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Altering the User Account - Oracle

If you're a DBA, one of your basic tasks involves managing users: dropping, adding, and changing permissions. Even if you aren't a DBA, if you use a database, you may find it helpful to know the tasks that a DBA performs. This article explains the basics for how to perform these tasks in Oracle 10G XE.

TABLE OF CONTENTS:
  1. Oracle 10G XE User Management 101
  2. Creating Users
  3. Altering the User Account
  4. What if you are a first time user?
By: Jayaram Krishnaswamy
Rating: starstarstarstarstar / 13
August 29, 2006

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TOOLS YOU CAN USE

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As an administrator you can manage users by clicking on Database Users and picking the Manage Users drop-down menu item as shown.

Clicking on Manage Users opens the Manage Database Users pane as shown where all users are listed.

Example 2

Here we have a user named Charles. He is locked out of his account and he has asked the DBA to change some of his privileges. The DBA wants to access his account and change these items. The DBA logs on to the database, gets to the above screen, and clicks on the hyperlink of the user Charles. He gets the following page where he can make changes.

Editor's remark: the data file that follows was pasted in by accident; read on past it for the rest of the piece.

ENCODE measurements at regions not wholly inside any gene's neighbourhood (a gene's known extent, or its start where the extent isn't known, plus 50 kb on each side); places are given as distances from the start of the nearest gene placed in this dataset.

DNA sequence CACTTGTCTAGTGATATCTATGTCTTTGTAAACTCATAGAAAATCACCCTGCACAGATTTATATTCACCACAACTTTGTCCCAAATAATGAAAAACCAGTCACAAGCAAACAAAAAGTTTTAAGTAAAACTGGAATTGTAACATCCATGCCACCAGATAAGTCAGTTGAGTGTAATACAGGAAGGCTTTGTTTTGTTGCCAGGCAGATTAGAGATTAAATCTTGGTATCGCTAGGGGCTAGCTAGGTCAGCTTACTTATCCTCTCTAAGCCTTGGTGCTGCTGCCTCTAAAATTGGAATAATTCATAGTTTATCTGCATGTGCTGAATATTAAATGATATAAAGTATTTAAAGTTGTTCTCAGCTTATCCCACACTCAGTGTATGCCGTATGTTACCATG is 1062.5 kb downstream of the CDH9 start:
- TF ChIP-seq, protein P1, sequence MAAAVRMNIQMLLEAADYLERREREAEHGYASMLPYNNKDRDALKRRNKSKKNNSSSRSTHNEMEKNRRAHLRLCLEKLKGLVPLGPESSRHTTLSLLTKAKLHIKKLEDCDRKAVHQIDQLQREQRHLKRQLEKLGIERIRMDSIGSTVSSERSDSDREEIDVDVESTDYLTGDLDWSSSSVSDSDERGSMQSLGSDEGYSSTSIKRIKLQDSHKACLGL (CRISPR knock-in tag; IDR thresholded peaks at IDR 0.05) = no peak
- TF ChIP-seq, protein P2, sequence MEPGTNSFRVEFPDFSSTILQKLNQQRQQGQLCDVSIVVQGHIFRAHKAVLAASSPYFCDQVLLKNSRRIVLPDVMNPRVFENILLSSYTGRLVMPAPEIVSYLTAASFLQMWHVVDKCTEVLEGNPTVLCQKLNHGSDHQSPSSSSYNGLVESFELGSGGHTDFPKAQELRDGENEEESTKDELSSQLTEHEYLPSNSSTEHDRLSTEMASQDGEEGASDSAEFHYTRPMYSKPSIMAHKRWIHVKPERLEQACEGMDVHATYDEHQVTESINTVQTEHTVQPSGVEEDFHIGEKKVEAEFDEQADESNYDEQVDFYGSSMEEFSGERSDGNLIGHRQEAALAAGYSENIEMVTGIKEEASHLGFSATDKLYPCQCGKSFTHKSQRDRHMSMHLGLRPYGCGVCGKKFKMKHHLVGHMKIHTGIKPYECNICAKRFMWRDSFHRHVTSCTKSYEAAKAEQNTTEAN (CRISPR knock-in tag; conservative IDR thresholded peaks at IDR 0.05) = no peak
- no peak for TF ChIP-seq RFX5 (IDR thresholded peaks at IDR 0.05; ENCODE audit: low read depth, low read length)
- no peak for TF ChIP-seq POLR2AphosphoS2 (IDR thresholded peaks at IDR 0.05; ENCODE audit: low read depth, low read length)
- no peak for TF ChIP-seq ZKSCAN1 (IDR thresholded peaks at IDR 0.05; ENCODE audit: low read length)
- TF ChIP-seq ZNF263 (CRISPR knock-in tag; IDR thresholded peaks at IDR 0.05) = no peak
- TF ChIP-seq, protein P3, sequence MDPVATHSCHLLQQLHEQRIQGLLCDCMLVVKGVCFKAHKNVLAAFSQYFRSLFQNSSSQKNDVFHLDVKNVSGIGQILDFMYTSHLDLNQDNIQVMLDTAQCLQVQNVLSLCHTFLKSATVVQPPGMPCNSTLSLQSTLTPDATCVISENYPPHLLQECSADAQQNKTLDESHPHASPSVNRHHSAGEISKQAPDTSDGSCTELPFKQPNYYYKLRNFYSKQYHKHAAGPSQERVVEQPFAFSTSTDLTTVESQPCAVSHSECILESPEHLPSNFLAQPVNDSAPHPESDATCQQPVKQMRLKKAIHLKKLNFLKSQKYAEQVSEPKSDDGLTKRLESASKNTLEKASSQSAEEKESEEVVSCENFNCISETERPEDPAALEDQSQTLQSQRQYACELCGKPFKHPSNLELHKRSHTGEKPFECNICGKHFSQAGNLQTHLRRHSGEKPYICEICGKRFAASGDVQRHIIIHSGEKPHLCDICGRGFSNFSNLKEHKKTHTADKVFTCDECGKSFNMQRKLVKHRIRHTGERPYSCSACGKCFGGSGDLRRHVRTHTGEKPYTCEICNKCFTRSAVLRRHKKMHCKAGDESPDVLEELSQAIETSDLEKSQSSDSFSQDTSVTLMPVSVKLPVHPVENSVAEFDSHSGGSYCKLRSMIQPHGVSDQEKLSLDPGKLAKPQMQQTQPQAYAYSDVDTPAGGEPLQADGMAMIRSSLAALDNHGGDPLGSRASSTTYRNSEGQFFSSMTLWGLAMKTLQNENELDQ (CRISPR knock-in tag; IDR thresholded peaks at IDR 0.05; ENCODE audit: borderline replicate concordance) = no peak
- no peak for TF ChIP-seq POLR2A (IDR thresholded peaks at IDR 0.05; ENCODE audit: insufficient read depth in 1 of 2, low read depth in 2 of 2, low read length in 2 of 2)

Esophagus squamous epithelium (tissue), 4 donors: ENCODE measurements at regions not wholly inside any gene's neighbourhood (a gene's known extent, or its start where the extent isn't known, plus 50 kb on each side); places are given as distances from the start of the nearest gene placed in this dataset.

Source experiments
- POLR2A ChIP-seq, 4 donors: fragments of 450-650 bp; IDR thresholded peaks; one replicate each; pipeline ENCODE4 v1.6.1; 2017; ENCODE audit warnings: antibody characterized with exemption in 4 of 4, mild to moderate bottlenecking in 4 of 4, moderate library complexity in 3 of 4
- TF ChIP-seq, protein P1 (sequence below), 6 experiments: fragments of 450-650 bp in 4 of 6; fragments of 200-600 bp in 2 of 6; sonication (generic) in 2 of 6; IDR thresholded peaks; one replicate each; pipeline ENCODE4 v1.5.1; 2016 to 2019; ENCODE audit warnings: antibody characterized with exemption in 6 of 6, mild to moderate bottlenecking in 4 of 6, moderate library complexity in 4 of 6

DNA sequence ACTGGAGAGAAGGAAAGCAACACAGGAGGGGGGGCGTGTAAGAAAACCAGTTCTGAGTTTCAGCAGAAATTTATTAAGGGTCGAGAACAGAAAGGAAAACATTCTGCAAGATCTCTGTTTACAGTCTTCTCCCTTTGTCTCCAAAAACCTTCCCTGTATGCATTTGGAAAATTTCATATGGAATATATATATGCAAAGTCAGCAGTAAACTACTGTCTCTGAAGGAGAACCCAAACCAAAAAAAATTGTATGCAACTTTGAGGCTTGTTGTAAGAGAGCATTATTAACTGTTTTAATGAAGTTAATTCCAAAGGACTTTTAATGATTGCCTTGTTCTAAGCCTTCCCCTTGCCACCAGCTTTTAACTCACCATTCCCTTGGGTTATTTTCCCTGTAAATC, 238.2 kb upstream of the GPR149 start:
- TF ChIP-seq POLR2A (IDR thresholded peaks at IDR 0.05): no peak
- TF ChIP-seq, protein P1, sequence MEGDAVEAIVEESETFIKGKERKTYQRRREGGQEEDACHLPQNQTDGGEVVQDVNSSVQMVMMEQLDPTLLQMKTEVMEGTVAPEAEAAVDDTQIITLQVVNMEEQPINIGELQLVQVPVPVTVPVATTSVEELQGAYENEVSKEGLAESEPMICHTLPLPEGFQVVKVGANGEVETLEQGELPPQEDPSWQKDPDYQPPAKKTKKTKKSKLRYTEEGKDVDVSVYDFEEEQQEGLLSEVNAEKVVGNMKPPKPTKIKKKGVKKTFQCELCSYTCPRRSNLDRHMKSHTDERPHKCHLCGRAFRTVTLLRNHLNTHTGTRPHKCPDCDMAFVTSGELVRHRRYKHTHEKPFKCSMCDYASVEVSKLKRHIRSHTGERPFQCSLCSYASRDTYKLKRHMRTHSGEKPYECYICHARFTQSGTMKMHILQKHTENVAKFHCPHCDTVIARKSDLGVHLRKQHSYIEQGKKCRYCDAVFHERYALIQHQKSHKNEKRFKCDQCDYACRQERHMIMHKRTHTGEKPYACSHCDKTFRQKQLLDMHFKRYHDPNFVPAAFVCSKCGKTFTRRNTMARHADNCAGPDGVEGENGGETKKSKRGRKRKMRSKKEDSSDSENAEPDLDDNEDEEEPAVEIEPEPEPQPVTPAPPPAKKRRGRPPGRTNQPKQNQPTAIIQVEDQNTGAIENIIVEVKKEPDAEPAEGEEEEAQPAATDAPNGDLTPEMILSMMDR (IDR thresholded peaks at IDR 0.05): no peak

The DBA unlocks his account by using the drop-down. He can see that Charles can only create tables, and as requested by Charles he adds the other privileges by placing check marks in the required checkboxes; Create View, Create Procedure and Create Triggers. The DBA then clicks on the Alter User button. Next time Charles logs on he can gain admittance to the database objects he created as shown in the next picture. He can now create the other objects he wanted to create besides tables. On clicking the Alter User button the DBA gets a response that the USER was altered from the database (window not shown).

If the organization for which Charles works had asked the DBA to remove Charles from the database, the DBA could drop him using the DROP button, but before that he has to back up his data, if they are needed. The DBA can also make changes to the password. One safe way to do this is to expire the user's password, so that the next time Charles can create his own new password, but he has to use his old password to complete this process. The DBA can also give a new password to the user after expiring the password, but he will have to communicate the new password to the user.



 
 
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